Ultraviolet and heat exposure cause chemical degradation of the roof membrane. Likewise, water accelerates deterioration. Coating metal roofs, single-ply systems, modified bitumen, built-up asphalt roofing, and spray polyurethane foam installations can slow this process by providing an extra layer of protection to the surface of the roof. Extending the life of the roof through the application of a roof coating means less frequent tear off and disposal.
Installing a new roof system over the existing one (aka recovering the roof) also has environmental benefits. It too results in less landfill waste and because the old roof assembly probably still has some R-value, it may improve the energy efficiency of your facility. Additionally, less new insulation material needs to be manufactured.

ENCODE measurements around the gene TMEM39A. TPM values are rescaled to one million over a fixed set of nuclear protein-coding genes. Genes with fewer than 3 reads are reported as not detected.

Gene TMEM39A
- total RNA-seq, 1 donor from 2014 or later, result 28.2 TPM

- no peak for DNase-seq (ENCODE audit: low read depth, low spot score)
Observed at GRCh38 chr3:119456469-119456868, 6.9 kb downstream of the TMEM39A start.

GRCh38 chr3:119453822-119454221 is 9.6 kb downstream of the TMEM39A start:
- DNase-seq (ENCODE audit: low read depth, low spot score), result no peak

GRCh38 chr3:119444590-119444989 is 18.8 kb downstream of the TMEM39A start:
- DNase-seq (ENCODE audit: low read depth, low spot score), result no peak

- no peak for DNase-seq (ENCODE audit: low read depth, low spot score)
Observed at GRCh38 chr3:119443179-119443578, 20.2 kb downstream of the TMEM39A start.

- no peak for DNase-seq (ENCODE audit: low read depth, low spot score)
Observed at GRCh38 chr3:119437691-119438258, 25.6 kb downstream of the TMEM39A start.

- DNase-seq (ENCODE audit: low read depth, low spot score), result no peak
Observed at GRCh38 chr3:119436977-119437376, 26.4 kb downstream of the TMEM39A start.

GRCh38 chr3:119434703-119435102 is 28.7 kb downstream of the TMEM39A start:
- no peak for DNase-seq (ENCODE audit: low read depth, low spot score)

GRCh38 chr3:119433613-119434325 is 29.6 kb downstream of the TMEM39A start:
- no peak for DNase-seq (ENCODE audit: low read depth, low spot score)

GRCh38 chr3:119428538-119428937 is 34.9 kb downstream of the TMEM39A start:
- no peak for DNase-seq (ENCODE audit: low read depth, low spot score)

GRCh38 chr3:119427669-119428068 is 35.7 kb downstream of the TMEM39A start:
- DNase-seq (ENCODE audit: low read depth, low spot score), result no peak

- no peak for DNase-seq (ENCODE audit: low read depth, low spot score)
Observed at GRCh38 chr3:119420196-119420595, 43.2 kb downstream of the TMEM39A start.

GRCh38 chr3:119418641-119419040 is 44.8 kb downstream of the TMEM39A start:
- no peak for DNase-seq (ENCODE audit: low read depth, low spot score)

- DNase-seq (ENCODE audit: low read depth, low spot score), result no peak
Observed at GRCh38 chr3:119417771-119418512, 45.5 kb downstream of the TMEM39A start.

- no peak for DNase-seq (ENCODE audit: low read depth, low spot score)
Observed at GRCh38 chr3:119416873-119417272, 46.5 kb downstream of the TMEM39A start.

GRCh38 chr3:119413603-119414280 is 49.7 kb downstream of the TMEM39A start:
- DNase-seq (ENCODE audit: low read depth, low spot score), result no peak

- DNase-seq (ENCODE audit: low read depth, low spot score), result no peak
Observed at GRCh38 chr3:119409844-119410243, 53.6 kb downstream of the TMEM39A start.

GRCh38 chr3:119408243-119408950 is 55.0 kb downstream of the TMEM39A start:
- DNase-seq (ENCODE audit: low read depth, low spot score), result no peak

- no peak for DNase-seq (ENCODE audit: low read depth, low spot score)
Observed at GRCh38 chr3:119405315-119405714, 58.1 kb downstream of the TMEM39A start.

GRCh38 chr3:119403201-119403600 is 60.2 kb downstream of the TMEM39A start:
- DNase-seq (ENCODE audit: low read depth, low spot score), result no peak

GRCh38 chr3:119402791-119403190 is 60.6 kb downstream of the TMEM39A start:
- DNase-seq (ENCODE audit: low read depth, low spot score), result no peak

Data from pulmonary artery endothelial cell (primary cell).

Strategy No. 5: Install a reflective roof membrane (or coating).
A reflective roof reduces your facility’s energy consumption. According to the Cool Roof Ratings Council (CRRRC), it works by reflecting and emitting the sun’s heat back into the sky, instead of transferring it into the building. This means air-conditioning equipment doesn’t have to work as hard to keep the building cool and when it runs less, the electrical bill is smaller and power plant emissions are decreased right along with the building’s carbon footprint. According to the CRRC, you can expect savings in the range of 10 to 30 percent for cooling energy and extended service life of air-conditioning equipment.
If you’re not in the market for a new roof, consider applying a white reflective roof coating. According to the White Roof Project, white coating reflects up to 90 percent of sunlight, compared to traditional black roofs that reflect only 20 percent. Have your roofing contractor check to see if the local utility company offers rebates or if the project is eligible for any government-sponsored energy rebate programs.
(It’s important to mention, though, that reflective roofs may increase heating energy demand in winter for geographies that experience cold winters. Do your research first!)
Strategy No. 6: Recycle your old roof.